Director of the St. Louis Symphony Chorus since 1995, Amy Kaiser is one of the country’s leading choral directors. Her passion for music started at age three and by the age of 14, Kaiser taught herself Italian to play through the piano parts of Mozart operas and sing all the parts. At Smith College, she discovered choral music. With the women's movement in the early 1970s, the opportunity to conduct professional ensembles and make a living as a conductor became a possibility.

She shared, “I got such great experience as a college student that when I graduated at age 20, I knew I was a professional choral conductor at that time, and they gave me such confidence. This was in 1975 and there were very few women in professional music at that time.”

She moved to New York City and was able to get a few part-time jobs and piece together a living over the course of 17 years.

“When you're a freelancer, you always say yes. I would get a phone call from the New York Philharmonic, ‘Can you get us 100 men to sing as volunteers?’ And, I would say sure,” Kaiser recalled. “Bit by bit, I was ending up doing a lot of professional choral work in New York City and having the time of my life until I realized that this was unsustainable.”

Some of her roles in New York City included music director of the Dessoff Choirs and the Mannes Chamber Singers, professor at the Manhattan School of Music, guest conductor for the Metropolitan Opera Guild and longtime principal conductor of the 92d Street Y's school concert series.

Her search for a career that offered a sustainable living brought her to St. Louis. When she left New York, the New York Times featured her in the arts section with a title that read “Leaving a New York Life of Music”.

The article ended with, “Now that she is leaving…and other conductors are applying for her jobs, one applicant was so struck by the breadth of her activity that he exclaimed: "Oh, my God! She was everywhere, wasn't she?”

Her music career in St. Louis has been just as rich. She has conducted the St. Louis Symphony Orchestra (SLSO) in Handel’s “Messiah”, Schubert’s “Mass in E-flat”, Vivaldi’s “Gloria”, and sacred works by Haydn and Mozart, as well as Young People’s Concerts. She is a regular pre-concert speaker for the SLSO and presents popular classes for the Symphony Lecture Series and Opera Theatre of Saint Louis.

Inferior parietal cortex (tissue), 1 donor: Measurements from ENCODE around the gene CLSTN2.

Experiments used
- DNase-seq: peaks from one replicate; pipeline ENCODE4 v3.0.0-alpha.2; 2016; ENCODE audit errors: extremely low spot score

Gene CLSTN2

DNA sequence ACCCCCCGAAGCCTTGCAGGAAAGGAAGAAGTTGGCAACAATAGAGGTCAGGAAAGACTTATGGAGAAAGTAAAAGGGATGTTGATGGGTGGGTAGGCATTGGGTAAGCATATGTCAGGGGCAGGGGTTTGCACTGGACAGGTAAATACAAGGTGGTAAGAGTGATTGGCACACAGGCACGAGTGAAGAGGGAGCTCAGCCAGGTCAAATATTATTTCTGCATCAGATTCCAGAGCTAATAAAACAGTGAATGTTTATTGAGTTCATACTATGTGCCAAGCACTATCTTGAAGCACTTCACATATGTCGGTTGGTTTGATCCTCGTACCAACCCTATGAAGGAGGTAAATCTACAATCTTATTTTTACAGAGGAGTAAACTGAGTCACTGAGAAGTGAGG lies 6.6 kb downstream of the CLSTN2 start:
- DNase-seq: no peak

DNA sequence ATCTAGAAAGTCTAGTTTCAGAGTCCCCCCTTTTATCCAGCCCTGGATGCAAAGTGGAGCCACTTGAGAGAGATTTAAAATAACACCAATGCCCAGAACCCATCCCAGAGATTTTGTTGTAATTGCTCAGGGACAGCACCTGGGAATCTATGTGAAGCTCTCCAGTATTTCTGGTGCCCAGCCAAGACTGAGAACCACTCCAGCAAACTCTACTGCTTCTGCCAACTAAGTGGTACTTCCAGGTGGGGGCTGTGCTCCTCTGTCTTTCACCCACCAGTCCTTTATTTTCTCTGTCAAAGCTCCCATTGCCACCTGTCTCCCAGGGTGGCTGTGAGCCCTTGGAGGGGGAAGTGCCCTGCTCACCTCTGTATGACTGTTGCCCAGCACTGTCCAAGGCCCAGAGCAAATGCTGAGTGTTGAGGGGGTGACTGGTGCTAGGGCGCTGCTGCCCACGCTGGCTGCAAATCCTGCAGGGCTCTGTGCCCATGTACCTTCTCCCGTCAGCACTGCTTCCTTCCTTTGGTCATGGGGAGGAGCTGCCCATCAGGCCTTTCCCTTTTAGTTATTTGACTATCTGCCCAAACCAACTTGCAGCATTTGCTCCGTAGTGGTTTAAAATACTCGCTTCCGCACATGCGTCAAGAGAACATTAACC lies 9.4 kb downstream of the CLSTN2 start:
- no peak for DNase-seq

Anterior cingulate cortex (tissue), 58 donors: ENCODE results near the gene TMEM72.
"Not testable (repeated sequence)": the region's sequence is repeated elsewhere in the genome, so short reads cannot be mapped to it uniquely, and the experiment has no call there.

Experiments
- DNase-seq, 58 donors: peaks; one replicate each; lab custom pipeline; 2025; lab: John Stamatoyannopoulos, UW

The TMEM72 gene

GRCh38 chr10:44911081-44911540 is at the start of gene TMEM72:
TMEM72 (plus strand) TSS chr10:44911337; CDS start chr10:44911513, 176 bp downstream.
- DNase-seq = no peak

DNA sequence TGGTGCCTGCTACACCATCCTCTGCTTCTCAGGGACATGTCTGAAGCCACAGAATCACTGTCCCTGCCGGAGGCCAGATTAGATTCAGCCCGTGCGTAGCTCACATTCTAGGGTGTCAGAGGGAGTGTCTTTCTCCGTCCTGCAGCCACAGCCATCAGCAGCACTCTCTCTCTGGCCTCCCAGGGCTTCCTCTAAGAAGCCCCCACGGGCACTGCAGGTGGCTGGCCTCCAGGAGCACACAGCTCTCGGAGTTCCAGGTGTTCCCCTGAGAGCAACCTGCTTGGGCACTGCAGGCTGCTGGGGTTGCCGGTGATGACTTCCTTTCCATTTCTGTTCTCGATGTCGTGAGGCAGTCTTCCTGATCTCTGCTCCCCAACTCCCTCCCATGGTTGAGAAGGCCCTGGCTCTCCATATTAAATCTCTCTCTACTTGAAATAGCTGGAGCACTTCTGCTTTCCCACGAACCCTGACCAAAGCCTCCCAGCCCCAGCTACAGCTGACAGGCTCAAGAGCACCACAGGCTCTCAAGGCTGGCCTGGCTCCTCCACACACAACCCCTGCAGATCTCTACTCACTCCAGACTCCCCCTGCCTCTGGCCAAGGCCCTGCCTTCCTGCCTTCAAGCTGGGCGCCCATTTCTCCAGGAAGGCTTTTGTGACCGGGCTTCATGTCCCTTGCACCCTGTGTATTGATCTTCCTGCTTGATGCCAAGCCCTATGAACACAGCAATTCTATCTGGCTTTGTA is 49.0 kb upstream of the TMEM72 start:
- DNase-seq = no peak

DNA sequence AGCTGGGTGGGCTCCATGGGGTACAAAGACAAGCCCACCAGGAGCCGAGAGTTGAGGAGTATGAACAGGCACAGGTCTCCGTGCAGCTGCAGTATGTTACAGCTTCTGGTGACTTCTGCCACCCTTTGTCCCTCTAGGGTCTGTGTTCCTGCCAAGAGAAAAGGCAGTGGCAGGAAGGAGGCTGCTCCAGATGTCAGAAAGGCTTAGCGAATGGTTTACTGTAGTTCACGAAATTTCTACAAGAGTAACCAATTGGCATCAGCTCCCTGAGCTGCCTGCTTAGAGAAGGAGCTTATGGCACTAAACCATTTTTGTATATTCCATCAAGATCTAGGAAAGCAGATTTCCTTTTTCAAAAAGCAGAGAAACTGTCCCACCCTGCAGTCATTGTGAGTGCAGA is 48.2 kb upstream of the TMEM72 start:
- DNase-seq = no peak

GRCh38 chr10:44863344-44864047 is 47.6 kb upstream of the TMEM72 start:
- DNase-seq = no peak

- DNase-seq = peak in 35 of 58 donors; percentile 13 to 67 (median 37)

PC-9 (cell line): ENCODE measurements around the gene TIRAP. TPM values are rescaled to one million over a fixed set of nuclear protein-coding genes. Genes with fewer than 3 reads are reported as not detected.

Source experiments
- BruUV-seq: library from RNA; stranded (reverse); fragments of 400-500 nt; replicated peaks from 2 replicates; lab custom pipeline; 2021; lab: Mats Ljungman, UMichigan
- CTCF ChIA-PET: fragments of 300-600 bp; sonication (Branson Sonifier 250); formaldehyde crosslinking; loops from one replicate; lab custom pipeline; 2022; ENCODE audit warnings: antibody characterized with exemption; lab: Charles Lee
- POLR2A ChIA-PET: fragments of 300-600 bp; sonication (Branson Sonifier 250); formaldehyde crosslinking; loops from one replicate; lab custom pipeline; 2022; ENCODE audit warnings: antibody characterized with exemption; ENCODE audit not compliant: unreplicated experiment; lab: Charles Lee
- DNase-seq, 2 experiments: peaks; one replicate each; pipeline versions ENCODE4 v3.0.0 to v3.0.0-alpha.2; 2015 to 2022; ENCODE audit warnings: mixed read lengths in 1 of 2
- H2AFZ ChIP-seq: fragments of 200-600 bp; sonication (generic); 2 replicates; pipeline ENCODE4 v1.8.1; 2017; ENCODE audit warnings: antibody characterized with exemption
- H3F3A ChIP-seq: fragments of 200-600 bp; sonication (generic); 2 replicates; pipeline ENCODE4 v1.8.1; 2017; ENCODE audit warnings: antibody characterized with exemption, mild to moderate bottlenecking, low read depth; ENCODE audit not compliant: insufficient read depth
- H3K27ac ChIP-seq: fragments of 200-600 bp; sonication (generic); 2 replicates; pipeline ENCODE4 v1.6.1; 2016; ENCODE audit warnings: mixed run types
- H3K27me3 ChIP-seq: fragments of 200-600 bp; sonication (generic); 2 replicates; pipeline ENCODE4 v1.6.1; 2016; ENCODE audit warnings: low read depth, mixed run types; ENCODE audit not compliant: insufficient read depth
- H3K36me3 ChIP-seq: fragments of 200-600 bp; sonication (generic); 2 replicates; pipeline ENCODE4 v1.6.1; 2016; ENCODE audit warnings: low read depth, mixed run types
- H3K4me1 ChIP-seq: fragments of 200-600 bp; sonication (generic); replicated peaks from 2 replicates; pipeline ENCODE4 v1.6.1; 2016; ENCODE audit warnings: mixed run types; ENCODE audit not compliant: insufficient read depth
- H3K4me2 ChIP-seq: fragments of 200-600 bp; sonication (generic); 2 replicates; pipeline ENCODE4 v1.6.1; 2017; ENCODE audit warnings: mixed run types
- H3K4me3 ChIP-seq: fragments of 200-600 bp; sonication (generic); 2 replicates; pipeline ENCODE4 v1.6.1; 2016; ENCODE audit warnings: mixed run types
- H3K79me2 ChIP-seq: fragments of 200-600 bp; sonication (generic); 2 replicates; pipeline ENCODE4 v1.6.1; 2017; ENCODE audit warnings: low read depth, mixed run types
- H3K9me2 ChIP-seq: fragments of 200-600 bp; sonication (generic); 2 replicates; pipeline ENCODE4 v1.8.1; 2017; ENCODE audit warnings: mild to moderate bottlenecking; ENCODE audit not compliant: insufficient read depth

When asked what advice she would give herself 50 years ago she recalled during her time at Smith College when the chaplain asked her what she wanted to do 10 years from now. She said, “I just want to do the same thing but better.” That advice rings true years later after a career filled with incredible accomplishments.

“So my advice to my 50 years younger self would be that's your goal and it's a great goal. Keep with it because that is exactly what's going to happen. You're doing the right thing. You found the right niche for yourself. How miraculous is that? You are very lucky. Stay with it. It's just going to get better and better.”

Kaiser will retire at the end of the St. Louis Symphony Orchestra’s season, her 26th there, though the past year has been like no one expected. Fortunately for St. Louis she isn’t going anywhere. Her passion for music certainly isn’t coming to end as she takes tap classes and continues to increase her skills as a pianist. 

She said, “I am on my way to becoming a third-class pianist, which is my goal. Then I will have the great pleasure of playing perhaps some chamber music with some of my retired friends from the St. Louis Symphony or working with singers or just playing piano music in my home.”

Amy Kaiser is being recognized at the 2021 St. Louis Arts Awards on Monday, May 24, 2021, for her significant impact on the St. Louis region’s arts community over the course of her career.

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